Many studies have been done on aviohpbobia, but this study looks at aviophobia and family semantic polarities. This model distinguishes and identifies two kinds of semantic polarities: narrated and interactive. In order for a family member to develop a psychological disorder there must be a prevalence in family conversation of specific semantics. This study is also an extension of a previous study conducted where they viewed phobias and anxiety disorders as developing within a family learning content in which the conversation is organized about emotions of fear or courage and themes related to freedom and independence. This study later also focuses on attachment style and how a hyperactive parent could inhibit a child from exploring their everyday environment when they were young.

In this experience they chose 150 adults evenly distributed by age, gender, and they were all predominantly from medium-high socio-socio-economic and educational background. There were three research instruments used two of which were self-report questionnaires that assessed attachment style and self-characteristics.

In the report the control group expressed greater confidence than the group with aviophobia. However the group of people with the phobia viewed theisevlesas rational, careful, and precise. People that also had a fear of flying displayed a low level of trust from people. Prope with a fear of flying were noticeably selective and demanding towards other people and preferred to have close relationships with a small group of people. The variables included confidence, discomfort with closeness, need for approval, preoccupation with relationships, and relationships as a secondary thing.

Another result that was found was that the group of people with aviophobia engaged in two main types of relationships dynamics. The first one is reflected in the bipolar semantics of “distancing oneself-drawing closer”. This means that when people start to feel the symptoms of anxiety caused by their phobia they close up, completely shut off from everything, keep their problems to themselves, prefer to keep a low profile when these symptoms engage, and isolate themselves. This is not a good dynamic to have because these patients wont ask for the help that they need. Especially if their phobia is debilitating and if affecting their daily life it is important to use the resources that we have to get help. The other dynamic is expression also by bipolar semantic of “breaking free-depending on”. In this dynamic people ask for help from others. This important because it is crucial for some people to get help from a professional on how to deal with their phobias so that their life can return to what it used to be before this phobia formed. Although attachment style appears to be necessary it is an insufficient condition for predicting fear of flying.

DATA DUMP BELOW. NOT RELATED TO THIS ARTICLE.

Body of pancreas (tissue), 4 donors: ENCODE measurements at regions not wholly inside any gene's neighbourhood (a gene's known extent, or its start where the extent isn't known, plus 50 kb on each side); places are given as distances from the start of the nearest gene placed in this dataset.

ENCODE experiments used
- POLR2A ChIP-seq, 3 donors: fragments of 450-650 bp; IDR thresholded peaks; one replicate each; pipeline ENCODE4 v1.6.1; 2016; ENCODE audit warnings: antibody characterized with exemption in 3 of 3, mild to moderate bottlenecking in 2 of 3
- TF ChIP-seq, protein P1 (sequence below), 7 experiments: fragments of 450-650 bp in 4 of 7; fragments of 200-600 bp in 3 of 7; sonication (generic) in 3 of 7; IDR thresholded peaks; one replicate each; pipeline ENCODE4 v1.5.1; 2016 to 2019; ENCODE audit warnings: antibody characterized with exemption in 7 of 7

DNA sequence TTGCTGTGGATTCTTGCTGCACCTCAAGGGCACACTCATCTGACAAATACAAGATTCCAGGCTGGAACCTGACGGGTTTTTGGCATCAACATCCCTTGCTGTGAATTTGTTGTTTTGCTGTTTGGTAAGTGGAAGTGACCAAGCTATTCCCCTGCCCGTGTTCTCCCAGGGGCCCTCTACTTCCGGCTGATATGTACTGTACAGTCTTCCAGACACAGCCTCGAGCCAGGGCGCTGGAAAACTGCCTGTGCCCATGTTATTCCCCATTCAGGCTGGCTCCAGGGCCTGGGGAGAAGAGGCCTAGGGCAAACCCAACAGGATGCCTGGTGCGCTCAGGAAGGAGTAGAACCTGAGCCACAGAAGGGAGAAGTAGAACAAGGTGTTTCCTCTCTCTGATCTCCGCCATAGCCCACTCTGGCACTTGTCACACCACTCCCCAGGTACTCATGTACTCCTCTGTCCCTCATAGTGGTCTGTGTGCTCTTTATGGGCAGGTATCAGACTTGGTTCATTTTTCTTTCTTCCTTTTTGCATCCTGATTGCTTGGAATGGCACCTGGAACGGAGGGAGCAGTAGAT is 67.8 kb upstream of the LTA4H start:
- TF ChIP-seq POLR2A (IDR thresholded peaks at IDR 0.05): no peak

Another observation made during this experiment was that there was conflicting tension between needs for protection and a need for freedom. Some patients that had ambivalent or avoidant attachment styles lead them to require a dependence and freedom factors which in-turn could lead flying as a metaphor for escaping something such as an oppressive relationship. It was also observed that people that had a fear of flying would describe themselves as anxious, weak, and frightened and that they also viewed the world as dangerous and uncertain. With this information we concluded that people with this phobia, when flying, would forgo what is normal and comfortable for them and would place themselves in a situation that they have no control over.

All in all it can be inferred that people who grew up with parents that were extremely involved may lead to phobias forming. This could be a result from a patient constantly feeling comforted and safe in somewhat a shield environment caused by their parents. Once they go out into the real world and have to do something such as travel by an airplane, this is when these symptoms of a phobia begin since its a situation that a patient cant direct control. They have to put their trust into the hand of a stranger and an aircraft that they probably know little to nothing about. Flying can be very nerve racking and difficult for people that don’t have a known phobia too. Since its one of the more common phobias this makes it a lot easier for doctors to treat because they can try and use the knowledge that they have from other patients to help someone else out.

Phobias: Aviophobia essay

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Phobias: Aviophobia. (2021, Dec 27). Retrieved from https://samploon.com/phobias-aviophobia/